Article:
Pesticides, herbicides, weedicides and a whole host of other assorted highly toxic chemicals for garden use have been proffered as solutions to pests and diseases for long now. So long, in fact, that the vast majority of gardeners, both old and new ones, accept them as being a basic necessity for healthy fruits, vegetables, flowers and for lawn maintenance. In reality, the opposite is true.
These toxic chemicals are ridiculously easy to buy. All one has to do is walk into a garden supply store, explain the problem and often, without a single word of caution, let alone an explanation about their use, you will be offered a bottle, a spray or packet of something that has a lethal effect on wildlife, on the environment, on the very air we breathe and which is a killer in every sense of the word.
In many other countries, the sale of such poisons is strictly monitored and a high percentage of them cannot be sold unless the potential buyer is officially trained and licensed, and will wear full protective clothing and goggles when spraying/applying the toxins. But, in Pakistan, profit not safety rules the roost.
Ease of access to countless horrific toxins actively encourages even some of those who should — and probably do — know better, to use them as they want (in line with so many other wants these days) an instant solution, rather than one involving persistence and hard work. The indisputable fact that forward planning can prevent a goodly percentage of garden pests and diseases from becoming a problem in the first place, isn’t given due consideration either, as that too involves research, patience and physical work.
To be fair, in the face of these ‘easy’ chemical interventions, some sense is finally prevailing. An expanding movement of people, many of them young, are actively promoting organic growing methods now and, when circumstances allow, selling their chemical-free produce in places such as the wonderful Farmers’ Markets that are increasingly making their presence known from one end of the country to the other.
Growing organic involves more than not spraying toxic chemicals on your plants. But it’s not as complicated as it may seem at first glance
The first such Farmers’ Market was held in Islamabad back in 2012. This market has been growing in size and content ever since. And yet, as I have personally witnessed on more than one occasion, some of the buyers of organic produce appear to think nothing of going home and spraying toxic chemicals on the fruit, vegetables and herbs they are trying to grow at home. It beggars belief!
In these circumstances, what would make sense is the establishment of free country-wide educational programmes teaching organic growing methods and organic solutions. Perhaps the government could develop these in conjunction with our existing agricultural universities. But, as we all know, this is unlikely to happen. So, as is often the case, any positive progress in this direction would have to be initiated by the private sector or by suitably qualified NGOs. Plus, along with teaching home gardeners how to grow organic, it would be wise to widen the base to include at least small farmers too.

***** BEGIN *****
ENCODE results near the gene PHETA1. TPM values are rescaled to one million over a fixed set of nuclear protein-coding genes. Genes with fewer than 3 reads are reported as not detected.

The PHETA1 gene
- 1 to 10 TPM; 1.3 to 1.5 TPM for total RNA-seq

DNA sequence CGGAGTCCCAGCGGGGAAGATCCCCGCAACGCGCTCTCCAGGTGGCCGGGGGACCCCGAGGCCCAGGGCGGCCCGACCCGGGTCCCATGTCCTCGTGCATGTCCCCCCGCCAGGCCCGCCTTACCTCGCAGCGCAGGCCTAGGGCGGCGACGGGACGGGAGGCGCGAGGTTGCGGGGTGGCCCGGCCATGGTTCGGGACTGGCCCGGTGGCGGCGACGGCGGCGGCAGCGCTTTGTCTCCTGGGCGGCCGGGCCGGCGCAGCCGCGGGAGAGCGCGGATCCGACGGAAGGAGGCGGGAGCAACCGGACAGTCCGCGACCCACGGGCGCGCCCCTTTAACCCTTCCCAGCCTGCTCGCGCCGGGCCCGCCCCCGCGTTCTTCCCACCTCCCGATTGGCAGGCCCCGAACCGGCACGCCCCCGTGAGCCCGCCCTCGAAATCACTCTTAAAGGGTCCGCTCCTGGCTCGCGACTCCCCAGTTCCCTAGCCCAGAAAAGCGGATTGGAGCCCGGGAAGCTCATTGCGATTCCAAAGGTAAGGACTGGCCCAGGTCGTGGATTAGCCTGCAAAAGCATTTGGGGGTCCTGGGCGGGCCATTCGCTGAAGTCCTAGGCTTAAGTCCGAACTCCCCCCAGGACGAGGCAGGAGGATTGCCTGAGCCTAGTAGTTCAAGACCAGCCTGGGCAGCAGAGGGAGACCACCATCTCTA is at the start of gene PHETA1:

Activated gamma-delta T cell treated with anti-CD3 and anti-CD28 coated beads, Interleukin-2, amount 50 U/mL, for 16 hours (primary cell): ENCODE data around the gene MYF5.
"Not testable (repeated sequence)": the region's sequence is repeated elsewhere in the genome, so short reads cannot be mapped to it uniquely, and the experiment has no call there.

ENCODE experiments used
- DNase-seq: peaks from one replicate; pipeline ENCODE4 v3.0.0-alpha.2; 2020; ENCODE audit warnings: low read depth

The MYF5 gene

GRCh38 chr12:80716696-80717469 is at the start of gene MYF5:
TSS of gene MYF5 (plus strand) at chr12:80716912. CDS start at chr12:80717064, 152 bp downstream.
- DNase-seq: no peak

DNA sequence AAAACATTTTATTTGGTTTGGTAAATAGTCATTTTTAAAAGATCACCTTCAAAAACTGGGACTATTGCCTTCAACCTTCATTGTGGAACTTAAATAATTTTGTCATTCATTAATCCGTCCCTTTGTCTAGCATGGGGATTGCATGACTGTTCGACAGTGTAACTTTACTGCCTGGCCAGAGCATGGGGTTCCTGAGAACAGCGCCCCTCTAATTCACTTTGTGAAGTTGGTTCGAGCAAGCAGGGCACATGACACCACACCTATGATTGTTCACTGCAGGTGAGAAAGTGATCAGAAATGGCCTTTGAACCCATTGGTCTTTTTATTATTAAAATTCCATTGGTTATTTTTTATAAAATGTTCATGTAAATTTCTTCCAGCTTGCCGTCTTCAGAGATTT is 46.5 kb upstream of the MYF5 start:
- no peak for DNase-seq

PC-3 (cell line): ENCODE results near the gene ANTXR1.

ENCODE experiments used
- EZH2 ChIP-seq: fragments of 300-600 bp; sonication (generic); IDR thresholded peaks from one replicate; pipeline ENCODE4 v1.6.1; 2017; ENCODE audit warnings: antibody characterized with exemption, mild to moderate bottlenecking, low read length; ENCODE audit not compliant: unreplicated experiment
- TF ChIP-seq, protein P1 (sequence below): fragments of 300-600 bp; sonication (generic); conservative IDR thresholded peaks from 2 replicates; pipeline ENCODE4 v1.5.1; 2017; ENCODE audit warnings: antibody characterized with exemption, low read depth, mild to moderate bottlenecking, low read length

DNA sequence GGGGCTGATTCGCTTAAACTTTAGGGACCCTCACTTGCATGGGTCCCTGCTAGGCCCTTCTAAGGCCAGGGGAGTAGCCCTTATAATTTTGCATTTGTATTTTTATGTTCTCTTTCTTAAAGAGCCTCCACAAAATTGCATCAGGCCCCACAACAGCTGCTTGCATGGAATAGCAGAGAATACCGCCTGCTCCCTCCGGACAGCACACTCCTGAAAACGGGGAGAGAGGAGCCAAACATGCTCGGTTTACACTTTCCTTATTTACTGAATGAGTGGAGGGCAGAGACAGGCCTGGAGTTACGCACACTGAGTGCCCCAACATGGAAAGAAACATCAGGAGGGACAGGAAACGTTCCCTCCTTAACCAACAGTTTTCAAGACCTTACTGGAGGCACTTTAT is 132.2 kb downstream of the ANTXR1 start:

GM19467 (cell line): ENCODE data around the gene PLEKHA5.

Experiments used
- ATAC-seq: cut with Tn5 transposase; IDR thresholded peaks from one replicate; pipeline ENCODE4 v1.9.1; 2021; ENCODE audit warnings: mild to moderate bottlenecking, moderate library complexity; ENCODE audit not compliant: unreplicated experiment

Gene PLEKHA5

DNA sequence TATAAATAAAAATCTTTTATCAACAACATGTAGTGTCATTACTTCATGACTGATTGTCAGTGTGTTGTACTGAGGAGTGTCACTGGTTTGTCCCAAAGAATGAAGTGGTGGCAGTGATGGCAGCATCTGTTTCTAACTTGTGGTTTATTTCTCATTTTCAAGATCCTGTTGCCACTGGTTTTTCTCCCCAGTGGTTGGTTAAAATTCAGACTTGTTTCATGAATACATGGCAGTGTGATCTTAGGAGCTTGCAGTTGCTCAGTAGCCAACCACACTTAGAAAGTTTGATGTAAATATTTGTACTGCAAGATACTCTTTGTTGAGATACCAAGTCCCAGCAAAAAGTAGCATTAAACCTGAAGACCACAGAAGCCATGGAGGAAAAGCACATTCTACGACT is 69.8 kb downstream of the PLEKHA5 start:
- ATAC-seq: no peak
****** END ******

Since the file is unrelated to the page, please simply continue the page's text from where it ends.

Growing organic is not, unfortunately, simply a matter of stopping using any chemical interventions, be these on the pest and disease or fertiliser fronts. There is far more to successful organics than this.
Knowledge, observation, the creation of natural balance, insect management, soil science, the role of companion planting and plant relationships, weather cycles and indicators, water management, crop rotation and much more, all have essential roles to play. But the largest input by far, outside of sheer physical hard labour, of course, is that priceless quality known as patience.
Please don’t misunderstand or be put off by what may, at first reading, sound exorbitantly complicated. It isn’t.
A love of — and respect for — nature, in all of its complex shapes and forms, is the solid base from which organic growing practices can be built and, as with building anything, it is wise to take just one small step at a time.
For example, just look at those voracious caterpillars, be they feasting in the flower or vegetable garden. In time, they will turn into the butterflies that are so entrancing to watch as they perform their ethereal, floating dances around the garden, pollinating as they go. Without pollination there will be no fruits, and therefore no food for humans and no seeds for future crops.
But, the argument goes, butterflies lay eggs which turn into caterpillars that destroy plants before they can fruit or bear seeds. Therefore, if we are to have crops, we must kill the caterpillars — and spraying, with poisonous chemicals does kill them instantly. Little, if any, thought is given to the fact that toxic residues will remain on, and inside, the crops intended for human consumption, in addition to the adverse environmental impact of this practice.
There are, however, organic alternatives: make a daily check of the underside of plant leaves, especially those you have seen butterflies visit, and, on spotting a clutch of eggs — these are minute, laid in their dozens and often orange or yellow — simply rub them away.
If you have missed eggs and caterpillars appear, wearing gloves, pick them off. Put them in a bag or bucket and either dispose of them away from the garden or in the bin. The choice is yours.
The knowledgeable organic grower has a different solution: planning ahead by planting around garden edges or in unobtrusive spots, the preferred food plants of whatever species of butterflies regularly visit the garden. The butterflies much prefer to lay eggs on their preferred plant varieties and will then, largely, leave your fruit and vegetables alone.
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Published in Dawn, EOS, February 21st, 2021